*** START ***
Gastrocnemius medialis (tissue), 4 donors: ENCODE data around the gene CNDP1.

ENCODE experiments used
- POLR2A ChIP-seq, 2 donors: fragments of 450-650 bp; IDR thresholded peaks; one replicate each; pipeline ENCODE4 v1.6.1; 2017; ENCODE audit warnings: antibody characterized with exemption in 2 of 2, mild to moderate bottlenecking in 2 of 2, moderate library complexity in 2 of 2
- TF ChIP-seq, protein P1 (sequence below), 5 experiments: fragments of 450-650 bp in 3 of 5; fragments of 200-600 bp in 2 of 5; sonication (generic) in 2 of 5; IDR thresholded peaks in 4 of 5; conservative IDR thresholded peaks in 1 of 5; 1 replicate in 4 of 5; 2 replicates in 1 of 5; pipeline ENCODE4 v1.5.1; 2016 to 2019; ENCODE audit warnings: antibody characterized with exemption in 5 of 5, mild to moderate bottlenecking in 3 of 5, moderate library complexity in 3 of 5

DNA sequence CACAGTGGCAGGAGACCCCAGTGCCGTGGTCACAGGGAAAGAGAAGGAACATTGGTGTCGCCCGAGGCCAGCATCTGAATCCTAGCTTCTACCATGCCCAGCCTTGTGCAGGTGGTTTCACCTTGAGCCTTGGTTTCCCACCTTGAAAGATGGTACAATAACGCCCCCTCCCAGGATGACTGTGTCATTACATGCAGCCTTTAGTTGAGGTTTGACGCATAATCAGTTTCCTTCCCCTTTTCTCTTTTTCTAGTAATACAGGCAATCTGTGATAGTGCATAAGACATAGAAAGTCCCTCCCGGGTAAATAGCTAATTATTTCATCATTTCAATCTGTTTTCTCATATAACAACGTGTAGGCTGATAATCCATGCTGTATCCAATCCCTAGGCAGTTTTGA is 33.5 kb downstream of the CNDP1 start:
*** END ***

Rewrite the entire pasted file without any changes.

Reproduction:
Gastrocnemius medialis (tissue), 4 donors: ENCODE data around the gene CNDP1.

ENCODE experiments used
- POLR2A ChIP-seq, 2 donors: fragments of 450-650 bp; IDR thresholded peaks; one replicate each; pipeline ENCODE4 v1.6.1; 2017; ENCODE audit warnings: antibody characterized with exemption in 2 of 2, mild to moderate bottlenecking in 2 of 2, moderate library complexity in 2 of 2
- TF ChIP-seq, protein P1 (sequence below), 5 experiments: fragments of 450-650 bp in 3 of 5; fragments of 200-600 bp in 2 of 5; sonication (generic) in 2 of 5; IDR thresholded peaks in 4 of 5; conservative IDR thresholded peaks in 1 of 5; 1 replicate in 4 of 5; 2 replicates in 1 of 5; pipeline ENCODE4 v1.5.1; 2016 to 2019; ENCODE audit warnings: antibody characterized with exemption in 5 of 5, mild to moderate bottlenecking in 3 of 5, moderate library complexity in 3 of 5

DNA sequence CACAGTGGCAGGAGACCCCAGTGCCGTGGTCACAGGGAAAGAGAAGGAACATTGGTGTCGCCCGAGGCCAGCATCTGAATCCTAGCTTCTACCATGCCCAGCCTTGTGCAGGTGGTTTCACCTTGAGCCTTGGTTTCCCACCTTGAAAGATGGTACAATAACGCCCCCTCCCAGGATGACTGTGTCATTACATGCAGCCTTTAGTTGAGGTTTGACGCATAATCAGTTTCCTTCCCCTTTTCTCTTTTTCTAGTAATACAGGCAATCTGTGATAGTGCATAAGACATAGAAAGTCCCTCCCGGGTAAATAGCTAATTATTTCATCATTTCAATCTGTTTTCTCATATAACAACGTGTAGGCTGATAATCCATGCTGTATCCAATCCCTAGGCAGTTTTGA is 33.5 kb downstream of the CNDP1 start: